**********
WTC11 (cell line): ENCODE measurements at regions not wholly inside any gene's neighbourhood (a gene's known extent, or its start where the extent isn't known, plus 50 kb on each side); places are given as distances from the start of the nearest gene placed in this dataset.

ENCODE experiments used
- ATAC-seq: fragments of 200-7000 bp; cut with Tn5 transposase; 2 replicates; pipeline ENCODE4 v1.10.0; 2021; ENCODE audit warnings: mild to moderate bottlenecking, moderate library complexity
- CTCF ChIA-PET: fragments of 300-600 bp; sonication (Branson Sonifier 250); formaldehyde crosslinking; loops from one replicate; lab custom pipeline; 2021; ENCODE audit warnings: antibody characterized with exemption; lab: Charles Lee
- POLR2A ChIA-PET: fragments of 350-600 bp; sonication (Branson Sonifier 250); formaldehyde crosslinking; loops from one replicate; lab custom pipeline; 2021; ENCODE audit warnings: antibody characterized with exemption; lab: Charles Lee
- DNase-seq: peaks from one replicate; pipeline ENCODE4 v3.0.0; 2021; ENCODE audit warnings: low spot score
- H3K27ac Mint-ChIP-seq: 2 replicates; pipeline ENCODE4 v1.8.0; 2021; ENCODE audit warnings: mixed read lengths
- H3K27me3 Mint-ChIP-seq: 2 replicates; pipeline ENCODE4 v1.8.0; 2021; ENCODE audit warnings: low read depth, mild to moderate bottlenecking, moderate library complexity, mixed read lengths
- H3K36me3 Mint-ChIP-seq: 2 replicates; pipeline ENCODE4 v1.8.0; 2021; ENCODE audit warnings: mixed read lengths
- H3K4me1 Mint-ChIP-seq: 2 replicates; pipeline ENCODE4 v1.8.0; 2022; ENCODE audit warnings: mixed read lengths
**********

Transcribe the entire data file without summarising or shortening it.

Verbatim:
WTC11 (cell line): ENCODE measurements at regions not wholly inside any gene's neighbourhood (a gene's known extent, or its start where the extent isn't known, plus 50 kb on each side); places are given as distances from the start of the nearest gene placed in this dataset.

ENCODE experiments used
- ATAC-seq: fragments of 200-7000 bp; cut with Tn5 transposase; 2 replicates; pipeline ENCODE4 v1.10.0; 2021; ENCODE audit warnings: mild to moderate bottlenecking, moderate library complexity
- CTCF ChIA-PET: fragments of 300-600 bp; sonication (Branson Sonifier 250); formaldehyde crosslinking; loops from one replicate; lab custom pipeline; 2021; ENCODE audit warnings: antibody characterized with exemption; lab: Charles Lee
- POLR2A ChIA-PET: fragments of 350-600 bp; sonication (Branson Sonifier 250); formaldehyde crosslinking; loops from one replicate; lab custom pipeline; 2021; ENCODE audit warnings: antibody characterized with exemption; lab: Charles Lee
- DNase-seq: peaks from one replicate; pipeline ENCODE4 v3.0.0; 2021; ENCODE audit warnings: low spot score
- H3K27ac Mint-ChIP-seq: 2 replicates; pipeline ENCODE4 v1.8.0; 2021; ENCODE audit warnings: mixed read lengths
- H3K27me3 Mint-ChIP-seq: 2 replicates; pipeline ENCODE4 v1.8.0; 2021; ENCODE audit warnings: low read depth, mild to moderate bottlenecking, moderate library complexity, mixed read lengths
- H3K36me3 Mint-ChIP-seq: 2 replicates; pipeline ENCODE4 v1.8.0; 2021; ENCODE audit warnings: mixed read lengths
- H3K4me1 Mint-ChIP-seq: 2 replicates; pipeline ENCODE4 v1.8.0; 2022; ENCODE audit warnings: mixed read lengths